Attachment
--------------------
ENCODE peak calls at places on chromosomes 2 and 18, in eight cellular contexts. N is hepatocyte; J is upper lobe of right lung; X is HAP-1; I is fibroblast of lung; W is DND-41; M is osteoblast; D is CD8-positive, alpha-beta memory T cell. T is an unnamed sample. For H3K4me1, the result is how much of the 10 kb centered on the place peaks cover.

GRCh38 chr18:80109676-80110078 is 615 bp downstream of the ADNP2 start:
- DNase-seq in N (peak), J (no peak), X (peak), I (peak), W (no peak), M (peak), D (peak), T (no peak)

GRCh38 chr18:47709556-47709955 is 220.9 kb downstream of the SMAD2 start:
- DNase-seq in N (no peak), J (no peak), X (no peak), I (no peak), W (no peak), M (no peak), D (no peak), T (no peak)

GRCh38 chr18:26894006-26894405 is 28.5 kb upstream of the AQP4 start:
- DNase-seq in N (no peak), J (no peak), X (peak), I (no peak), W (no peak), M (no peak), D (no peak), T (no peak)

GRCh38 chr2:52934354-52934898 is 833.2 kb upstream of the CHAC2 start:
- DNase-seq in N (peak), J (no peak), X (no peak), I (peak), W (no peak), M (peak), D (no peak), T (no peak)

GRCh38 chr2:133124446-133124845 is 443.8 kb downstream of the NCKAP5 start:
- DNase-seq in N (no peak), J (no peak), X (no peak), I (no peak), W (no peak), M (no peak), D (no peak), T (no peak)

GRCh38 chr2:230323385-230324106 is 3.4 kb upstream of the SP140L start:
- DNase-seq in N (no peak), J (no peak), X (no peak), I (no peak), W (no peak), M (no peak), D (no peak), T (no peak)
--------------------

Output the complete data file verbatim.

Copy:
ENCODE peak calls at places on chromosomes 2 and 18, in eight cellular contexts. N is hepatocyte; J is upper lobe of right lung; X is HAP-1; I is fibroblast of lung; W is DND-41; M is osteoblast; D is CD8-positive, alpha-beta memory T cell. T is an unnamed sample. For H3K4me1, the result is how much of the 10 kb centered on the place peaks cover.

GRCh38 chr18:80109676-80110078 is 615 bp downstream of the ADNP2 start:
- DNase-seq in N (peak), J (no peak), X (peak), I (peak), W (no peak), M (peak), D (peak), T (no peak)

GRCh38 chr18:47709556-47709955 is 220.9 kb downstream of the SMAD2 start:
- DNase-seq in N (no peak), J (no peak), X (no peak), I (no peak), W (no peak), M (no peak), D (no peak), T (no peak)

GRCh38 chr18:26894006-26894405 is 28.5 kb upstream of the AQP4 start:
- DNase-seq in N (no peak), J (no peak), X (peak), I (no peak), W (no peak), M (no peak), D (no peak), T (no peak)

GRCh38 chr2:52934354-52934898 is 833.2 kb upstream of the CHAC2 start:
- DNase-seq in N (peak), J (no peak), X (no peak), I (peak), W (no peak), M (peak), D (no peak), T (no peak)

GRCh38 chr2:133124446-133124845 is 443.8 kb downstream of the NCKAP5 start:
- DNase-seq in N (no peak), J (no peak), X (no peak), I (no peak), W (no peak), M (no peak), D (no peak), T (no peak)

GRCh38 chr2:230323385-230324106 is 3.4 kb upstream of the SP140L start:
- DNase-seq in N (no peak), J (no peak), X (no peak), I (no peak), W (no peak), M (no peak), D (no peak), T (no peak)